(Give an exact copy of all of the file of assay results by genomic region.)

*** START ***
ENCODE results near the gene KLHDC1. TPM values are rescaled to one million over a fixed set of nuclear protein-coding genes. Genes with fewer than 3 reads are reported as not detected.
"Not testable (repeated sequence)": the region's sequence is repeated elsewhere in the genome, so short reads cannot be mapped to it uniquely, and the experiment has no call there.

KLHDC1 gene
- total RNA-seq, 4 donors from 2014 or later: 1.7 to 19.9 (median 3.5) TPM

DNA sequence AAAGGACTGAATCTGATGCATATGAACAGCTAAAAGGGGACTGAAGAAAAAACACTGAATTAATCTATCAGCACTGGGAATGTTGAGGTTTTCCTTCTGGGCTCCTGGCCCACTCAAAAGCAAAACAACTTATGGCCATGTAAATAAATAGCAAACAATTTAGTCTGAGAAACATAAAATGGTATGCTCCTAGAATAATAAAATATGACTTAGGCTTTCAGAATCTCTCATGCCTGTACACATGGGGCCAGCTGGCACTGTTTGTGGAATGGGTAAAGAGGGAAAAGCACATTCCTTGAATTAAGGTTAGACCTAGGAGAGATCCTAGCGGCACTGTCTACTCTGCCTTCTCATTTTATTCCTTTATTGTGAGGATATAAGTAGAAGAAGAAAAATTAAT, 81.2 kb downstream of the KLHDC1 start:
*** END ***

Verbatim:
ENCODE results near the gene KLHDC1. TPM values are rescaled to one million over a fixed set of nuclear protein-coding genes. Genes with fewer than 3 reads are reported as not detected.
"Not testable (repeated sequence)": the region's sequence is repeated elsewhere in the genome, so short reads cannot be mapped to it uniquely, and the experiment has no call there.

KLHDC1 gene
- total RNA-seq, 4 donors from 2014 or later: 1.7 to 19.9 (median 3.5) TPM

DNA sequence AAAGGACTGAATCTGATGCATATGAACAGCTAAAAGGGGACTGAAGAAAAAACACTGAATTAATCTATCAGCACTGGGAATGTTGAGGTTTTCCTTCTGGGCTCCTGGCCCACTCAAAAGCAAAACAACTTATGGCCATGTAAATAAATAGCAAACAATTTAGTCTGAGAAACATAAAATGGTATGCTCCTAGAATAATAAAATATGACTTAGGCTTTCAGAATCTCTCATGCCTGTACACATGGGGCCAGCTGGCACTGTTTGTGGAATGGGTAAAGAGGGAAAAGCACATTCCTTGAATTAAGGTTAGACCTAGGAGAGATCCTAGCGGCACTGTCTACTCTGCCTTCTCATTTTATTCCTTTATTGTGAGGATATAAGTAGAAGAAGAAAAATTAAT, 81.2 kb downstream of the KLHDC1 start: